When I switched a few months ago I noticed it right away, that the Cablevision (Optimum) remote control lacked the button that was on my Verizon FIOS remote defined as "jumps forward 30 seconds in the program you are watching". In the Verizon menu you can switch from 30 to 10 seconds.
Why does this matter? If you're a candidate for "cord cutting", it doesn't. Those people mostly care about watching movies, basically anything but sports. That content can now be obtained ad hoc from various content providers and all they need is a connection to the Internet, which makes the term "cord cutting" silly. It's not subscribing to TV service.
But if you watch team sports (baseball, football, basketball) you need TV service. Black out rules limit or make very difficult watching local teams with generic sports packages. Switching channels is close to impossible with streaming video and when replaying, fast forwarding is essential.
Which brings us to the specific topic of this post: why does Cablevision (Optimum) provide only a single crude DVR fast forward function?
Verizon has the crude fast forward, too, but even there it's better. Cablevision (Optimum) seems to skip ahead and show a single still frame rather than speed up the frames. Increasing the speed of the Cablevision (Optimum) just makes it speed past the end of commercials even further. You then must back up, causing you to view what has happened. This is pretty annoying if watching a drama but for sports showing what happened is really not good.
Most specifically, the problem is not the commercials during sporting events. It's the dead time between plays, especially the 300 intervals of dead time between pitches in a baseball game. You've got to skip at least 10 seconds or try to get by with skipping 30 seconds and watch the next pitch right away. It's the only civilized way to watch a single baseball game.
I tried for months to use the crude Cablevision (Optimum) fast forwarding but it is not even as good as that provided on the old VCRs. I had bought a second Verizon remote control and still have it. Both the Cablevision (Optimum) and Verizon remotes have the same color function keys: A, B, C, D. On the Cablevision (Optimum) the green D key is not used. I tried unsuccessfully to "program" it to perform the 30 skip fast forward. I held down SEL and D to gain access but that did not work. To tell the remote the type of TV you have you hold down SEL and TV/power on the Cablevision (Optimum) remote. That causes the O. button (that BIG round one in the middle) to flash and then you can enter the secret code for your TV. The installer person usually does this for you.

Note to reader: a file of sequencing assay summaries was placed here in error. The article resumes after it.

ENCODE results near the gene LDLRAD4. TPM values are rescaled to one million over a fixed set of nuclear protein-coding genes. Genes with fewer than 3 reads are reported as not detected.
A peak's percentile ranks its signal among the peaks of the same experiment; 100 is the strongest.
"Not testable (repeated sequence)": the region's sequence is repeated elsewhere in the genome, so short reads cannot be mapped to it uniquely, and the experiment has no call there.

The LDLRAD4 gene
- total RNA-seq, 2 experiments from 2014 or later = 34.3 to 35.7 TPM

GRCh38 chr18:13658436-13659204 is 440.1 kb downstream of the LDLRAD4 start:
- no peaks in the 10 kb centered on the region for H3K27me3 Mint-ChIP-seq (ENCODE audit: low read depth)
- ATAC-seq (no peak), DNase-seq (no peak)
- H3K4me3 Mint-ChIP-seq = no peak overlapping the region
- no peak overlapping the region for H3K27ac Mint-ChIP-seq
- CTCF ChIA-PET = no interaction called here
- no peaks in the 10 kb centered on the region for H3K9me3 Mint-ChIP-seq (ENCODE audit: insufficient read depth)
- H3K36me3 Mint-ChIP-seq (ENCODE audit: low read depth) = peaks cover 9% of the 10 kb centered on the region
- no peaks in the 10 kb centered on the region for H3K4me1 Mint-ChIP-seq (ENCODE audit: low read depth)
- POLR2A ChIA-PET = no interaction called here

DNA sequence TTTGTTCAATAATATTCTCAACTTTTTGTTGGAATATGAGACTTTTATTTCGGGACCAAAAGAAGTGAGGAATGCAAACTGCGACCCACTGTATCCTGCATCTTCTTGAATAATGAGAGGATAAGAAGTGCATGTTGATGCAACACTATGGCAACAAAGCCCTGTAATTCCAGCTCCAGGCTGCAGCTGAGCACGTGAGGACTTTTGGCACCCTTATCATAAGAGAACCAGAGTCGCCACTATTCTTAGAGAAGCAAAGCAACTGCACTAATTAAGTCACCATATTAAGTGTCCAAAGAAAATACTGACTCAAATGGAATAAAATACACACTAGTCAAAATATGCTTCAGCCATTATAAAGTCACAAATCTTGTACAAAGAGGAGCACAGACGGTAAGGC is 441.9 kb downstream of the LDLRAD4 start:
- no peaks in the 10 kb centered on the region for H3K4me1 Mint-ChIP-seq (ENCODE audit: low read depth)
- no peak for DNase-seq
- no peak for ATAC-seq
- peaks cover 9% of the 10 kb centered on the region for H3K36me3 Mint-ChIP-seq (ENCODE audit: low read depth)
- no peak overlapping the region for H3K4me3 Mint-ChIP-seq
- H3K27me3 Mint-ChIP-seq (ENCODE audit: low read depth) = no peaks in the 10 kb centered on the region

Internet search was fruitless. There are such instructions on how to "hack" remotes for other DVR type providers but not for Cablevision (Optimum). I could not find a manual for the Cablevision (Optimum) Samsung SMT-C5320 set top box and DVR I have. Nor would Cablevision (Optimum) provide me with a digital manual for it.
Next I sent a message to Cablevision (Optimum) asking them to "program" the green D key to skip 30 seconds for me, for everyone, or tell me how I could do it. There followed a thread of messages and even a voice conversation. Cablevision (Optimum) repeated what a great idea I had and that it had been passed on. If Cablevision (Optimum) actually wanted to provide this function, the damn button would be on the remote.
The remote for my ten year old Panasonic HDTV has the skip fast forward button but I could not figure out how to associate the Panasonic remote with the new Samsung box from Cablevision (Optimum). I even considered using the Verizon remote but couldn't figure out that either.
I asked Cablevision (Optimum) about my using a universal remote control. Eventually, they sent a link on their website that showed four.
Almost all universal remotes that were manufactured since 2001 are compatible with our digital cable boxes. These remotes may be purchased through most electronic retailers. While many of the universal remote controls available will work with Optimum equipment, we recommend using the remote controls provided by Optimum. Using remote controls provided by Optimum ensures that all functions will work properly.
However, when I simply asked for the Samsung code that such a remote would need during setup, Cablevision (Optimum) declined to provide that, telling me to find that in the manual of the universal remote control. In other words, I had to buy it first, then check to see whether there was a code for the new Cablevision (Optimum) Samsung box. And even then, I could only expect the universal to control the functions provided by Cablevision (Optimum), which do not include the skip fast forward.
Here is my reply this morning to the most recent "apology" from a Cablevision techie telling me what a great idea I had in suggesting that the green D button be programmed to provide the skip fast forward function:
It's not a great idea. It's basic stuff, which Verizon has. I'm guessing that Cablevision is getting more money from content providers to make skipping commercials as difficult as possible. Other Cablevision techs have suggested four different universal remotes when I asked about them but decline to supply the code for the Samsung box you distribute. Without that the universal remote cannot be set up to control your Samsung box. See how all this comes around to Cablevision trying to squeeze more money out of things?
Oh, and the Android app provided by Cablevision (Optimum) lacks any fast forward function, not even the crude one provided on the Cablevision (Optimum) remote control. You can't make up stuff like this.